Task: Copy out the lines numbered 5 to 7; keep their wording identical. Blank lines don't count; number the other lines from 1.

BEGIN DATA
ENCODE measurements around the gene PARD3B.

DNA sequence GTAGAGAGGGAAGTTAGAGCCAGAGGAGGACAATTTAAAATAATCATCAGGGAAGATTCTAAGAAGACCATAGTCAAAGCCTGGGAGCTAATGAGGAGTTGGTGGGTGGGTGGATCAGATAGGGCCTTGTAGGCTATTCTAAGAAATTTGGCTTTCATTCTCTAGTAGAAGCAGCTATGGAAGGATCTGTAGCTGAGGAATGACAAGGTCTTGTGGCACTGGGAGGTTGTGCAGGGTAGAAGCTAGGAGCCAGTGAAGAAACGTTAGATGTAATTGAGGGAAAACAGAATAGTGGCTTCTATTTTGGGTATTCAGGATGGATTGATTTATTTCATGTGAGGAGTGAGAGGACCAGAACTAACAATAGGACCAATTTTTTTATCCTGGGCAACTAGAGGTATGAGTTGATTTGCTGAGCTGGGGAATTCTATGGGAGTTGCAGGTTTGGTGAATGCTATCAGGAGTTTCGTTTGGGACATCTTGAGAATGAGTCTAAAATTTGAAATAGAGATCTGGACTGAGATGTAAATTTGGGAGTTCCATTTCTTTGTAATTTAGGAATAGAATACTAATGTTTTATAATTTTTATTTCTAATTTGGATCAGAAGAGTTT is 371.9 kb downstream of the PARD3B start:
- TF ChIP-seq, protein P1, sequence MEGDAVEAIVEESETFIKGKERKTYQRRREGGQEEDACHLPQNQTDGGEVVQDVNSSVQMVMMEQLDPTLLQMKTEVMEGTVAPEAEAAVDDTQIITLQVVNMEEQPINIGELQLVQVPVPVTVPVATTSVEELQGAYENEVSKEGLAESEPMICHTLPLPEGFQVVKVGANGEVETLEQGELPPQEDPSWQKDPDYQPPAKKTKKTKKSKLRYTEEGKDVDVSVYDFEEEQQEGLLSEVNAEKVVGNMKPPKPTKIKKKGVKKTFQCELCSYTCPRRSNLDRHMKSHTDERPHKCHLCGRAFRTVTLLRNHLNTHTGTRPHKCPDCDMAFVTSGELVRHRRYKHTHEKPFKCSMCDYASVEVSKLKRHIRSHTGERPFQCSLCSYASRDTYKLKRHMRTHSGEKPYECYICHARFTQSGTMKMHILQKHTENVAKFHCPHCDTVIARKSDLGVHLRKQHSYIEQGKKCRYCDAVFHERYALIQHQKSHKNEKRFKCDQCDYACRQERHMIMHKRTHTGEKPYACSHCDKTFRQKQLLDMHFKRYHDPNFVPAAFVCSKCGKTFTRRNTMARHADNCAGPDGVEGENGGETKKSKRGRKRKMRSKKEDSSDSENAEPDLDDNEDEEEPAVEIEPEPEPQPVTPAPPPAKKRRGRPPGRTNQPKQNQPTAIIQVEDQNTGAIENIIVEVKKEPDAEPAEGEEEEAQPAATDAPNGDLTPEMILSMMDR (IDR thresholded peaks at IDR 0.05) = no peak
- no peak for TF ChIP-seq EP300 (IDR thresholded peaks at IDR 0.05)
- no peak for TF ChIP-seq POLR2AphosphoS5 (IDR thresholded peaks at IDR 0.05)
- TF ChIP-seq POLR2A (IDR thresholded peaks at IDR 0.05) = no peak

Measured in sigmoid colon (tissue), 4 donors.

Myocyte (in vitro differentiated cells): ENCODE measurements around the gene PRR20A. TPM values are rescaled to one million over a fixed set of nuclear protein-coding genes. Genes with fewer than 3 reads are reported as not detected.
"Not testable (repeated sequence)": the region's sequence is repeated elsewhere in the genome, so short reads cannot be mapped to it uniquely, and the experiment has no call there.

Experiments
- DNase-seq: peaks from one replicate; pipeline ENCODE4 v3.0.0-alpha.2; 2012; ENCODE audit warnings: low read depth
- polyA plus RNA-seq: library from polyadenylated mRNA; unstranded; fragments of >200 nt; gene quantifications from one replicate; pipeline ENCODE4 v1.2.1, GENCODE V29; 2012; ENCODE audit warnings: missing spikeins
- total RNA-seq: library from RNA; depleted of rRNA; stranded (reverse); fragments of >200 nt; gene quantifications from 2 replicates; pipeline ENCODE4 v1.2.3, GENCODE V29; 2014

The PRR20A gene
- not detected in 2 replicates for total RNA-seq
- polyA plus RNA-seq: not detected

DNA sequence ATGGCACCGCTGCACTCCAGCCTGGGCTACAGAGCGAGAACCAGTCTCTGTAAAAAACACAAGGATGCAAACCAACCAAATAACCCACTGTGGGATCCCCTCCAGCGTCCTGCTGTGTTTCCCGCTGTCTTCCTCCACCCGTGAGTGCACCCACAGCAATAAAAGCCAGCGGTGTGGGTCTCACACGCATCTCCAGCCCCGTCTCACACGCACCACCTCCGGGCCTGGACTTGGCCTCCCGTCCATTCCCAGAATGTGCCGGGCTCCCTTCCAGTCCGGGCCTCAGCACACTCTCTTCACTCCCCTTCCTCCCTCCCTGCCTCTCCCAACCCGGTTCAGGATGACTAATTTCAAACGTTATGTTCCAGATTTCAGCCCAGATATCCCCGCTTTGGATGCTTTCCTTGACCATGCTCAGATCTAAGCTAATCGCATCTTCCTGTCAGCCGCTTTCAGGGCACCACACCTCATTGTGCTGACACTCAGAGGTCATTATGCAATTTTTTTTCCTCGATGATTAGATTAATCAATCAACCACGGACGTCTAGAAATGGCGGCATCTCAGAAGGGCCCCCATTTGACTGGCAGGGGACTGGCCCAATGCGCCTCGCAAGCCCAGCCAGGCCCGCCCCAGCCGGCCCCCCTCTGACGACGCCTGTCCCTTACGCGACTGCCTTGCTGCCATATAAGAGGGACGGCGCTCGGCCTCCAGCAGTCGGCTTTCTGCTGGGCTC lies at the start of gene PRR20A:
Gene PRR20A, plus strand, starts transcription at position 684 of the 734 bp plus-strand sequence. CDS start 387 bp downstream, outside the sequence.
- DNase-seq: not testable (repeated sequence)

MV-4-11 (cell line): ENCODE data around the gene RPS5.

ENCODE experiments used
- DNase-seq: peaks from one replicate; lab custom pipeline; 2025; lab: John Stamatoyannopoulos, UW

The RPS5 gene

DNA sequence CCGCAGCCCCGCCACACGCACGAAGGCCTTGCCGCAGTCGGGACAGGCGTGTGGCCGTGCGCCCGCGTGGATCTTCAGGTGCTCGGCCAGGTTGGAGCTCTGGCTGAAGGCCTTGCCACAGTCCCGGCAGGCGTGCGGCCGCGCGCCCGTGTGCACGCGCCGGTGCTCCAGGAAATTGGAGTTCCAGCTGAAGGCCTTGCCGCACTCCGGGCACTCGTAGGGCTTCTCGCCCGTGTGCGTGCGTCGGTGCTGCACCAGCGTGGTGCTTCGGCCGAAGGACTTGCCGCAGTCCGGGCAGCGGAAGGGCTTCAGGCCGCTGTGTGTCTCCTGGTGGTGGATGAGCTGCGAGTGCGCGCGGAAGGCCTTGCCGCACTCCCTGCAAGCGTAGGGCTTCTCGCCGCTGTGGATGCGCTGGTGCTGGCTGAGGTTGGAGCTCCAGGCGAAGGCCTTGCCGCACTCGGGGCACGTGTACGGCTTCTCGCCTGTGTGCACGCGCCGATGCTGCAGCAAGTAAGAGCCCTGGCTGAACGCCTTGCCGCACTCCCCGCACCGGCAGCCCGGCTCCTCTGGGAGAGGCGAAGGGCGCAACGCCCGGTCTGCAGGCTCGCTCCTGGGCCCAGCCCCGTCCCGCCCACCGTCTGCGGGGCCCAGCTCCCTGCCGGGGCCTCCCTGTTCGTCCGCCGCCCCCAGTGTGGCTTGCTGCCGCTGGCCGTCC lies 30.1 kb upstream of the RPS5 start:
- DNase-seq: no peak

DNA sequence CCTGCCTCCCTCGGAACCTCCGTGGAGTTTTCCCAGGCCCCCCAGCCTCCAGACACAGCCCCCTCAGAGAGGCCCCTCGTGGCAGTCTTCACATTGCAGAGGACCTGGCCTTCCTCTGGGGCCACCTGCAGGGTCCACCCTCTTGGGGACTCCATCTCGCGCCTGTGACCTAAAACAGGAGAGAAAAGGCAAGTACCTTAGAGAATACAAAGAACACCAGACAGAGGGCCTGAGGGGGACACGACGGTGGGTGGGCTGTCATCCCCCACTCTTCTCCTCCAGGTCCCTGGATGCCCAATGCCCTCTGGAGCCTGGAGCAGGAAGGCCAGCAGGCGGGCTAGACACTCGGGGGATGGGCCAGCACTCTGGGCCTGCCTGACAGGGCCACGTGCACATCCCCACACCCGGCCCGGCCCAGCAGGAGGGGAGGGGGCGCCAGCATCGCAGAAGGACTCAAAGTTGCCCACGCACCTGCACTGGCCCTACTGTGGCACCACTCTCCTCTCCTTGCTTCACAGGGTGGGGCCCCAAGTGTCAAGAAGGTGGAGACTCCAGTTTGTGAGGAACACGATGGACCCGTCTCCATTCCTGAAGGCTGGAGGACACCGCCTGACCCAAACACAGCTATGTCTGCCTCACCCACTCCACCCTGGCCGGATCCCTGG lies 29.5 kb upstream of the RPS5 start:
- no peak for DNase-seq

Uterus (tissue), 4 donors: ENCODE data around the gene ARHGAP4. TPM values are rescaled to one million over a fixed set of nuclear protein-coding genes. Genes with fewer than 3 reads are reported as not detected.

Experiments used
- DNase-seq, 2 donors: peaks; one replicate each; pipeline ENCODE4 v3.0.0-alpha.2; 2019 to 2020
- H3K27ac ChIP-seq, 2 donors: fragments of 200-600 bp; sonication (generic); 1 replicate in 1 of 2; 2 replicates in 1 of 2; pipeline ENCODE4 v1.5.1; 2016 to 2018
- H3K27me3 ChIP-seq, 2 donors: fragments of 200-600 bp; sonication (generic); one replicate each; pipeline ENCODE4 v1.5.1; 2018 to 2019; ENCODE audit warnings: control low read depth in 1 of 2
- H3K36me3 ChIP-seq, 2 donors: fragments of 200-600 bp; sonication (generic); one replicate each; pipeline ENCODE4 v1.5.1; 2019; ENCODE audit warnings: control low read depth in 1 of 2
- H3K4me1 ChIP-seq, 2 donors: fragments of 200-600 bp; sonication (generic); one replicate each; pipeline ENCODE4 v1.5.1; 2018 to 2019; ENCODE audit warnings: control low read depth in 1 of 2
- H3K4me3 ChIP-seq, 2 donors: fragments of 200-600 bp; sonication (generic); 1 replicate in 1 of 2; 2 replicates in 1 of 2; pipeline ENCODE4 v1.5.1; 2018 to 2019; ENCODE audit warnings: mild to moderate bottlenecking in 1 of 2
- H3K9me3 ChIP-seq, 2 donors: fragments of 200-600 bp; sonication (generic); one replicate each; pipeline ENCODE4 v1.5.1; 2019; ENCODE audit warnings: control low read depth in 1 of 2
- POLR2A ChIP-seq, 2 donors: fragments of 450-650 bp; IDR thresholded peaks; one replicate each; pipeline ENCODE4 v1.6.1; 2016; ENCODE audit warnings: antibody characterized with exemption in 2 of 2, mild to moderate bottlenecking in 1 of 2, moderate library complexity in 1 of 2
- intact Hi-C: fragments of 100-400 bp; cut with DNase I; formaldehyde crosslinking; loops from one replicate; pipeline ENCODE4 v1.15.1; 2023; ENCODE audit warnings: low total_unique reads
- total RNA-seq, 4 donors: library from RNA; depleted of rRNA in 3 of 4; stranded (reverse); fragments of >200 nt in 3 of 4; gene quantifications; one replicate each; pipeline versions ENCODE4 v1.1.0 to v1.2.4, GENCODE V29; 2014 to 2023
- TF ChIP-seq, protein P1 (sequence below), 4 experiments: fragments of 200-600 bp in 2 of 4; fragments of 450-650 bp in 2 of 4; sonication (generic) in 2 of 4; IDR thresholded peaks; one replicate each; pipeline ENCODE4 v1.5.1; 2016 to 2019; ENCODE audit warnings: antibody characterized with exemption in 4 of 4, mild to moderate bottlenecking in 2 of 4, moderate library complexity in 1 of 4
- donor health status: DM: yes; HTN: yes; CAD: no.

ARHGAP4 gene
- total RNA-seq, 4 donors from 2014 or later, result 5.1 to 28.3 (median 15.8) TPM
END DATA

- no peak for TF ChIP-seq POLR2AphosphoS5 (IDR thresholded peaks at IDR 0.05)
- TF ChIP-seq POLR2A (IDR thresholded peaks at IDR 0.05) = no peak

Measured in sigmoid colon (tissue), 4 donors.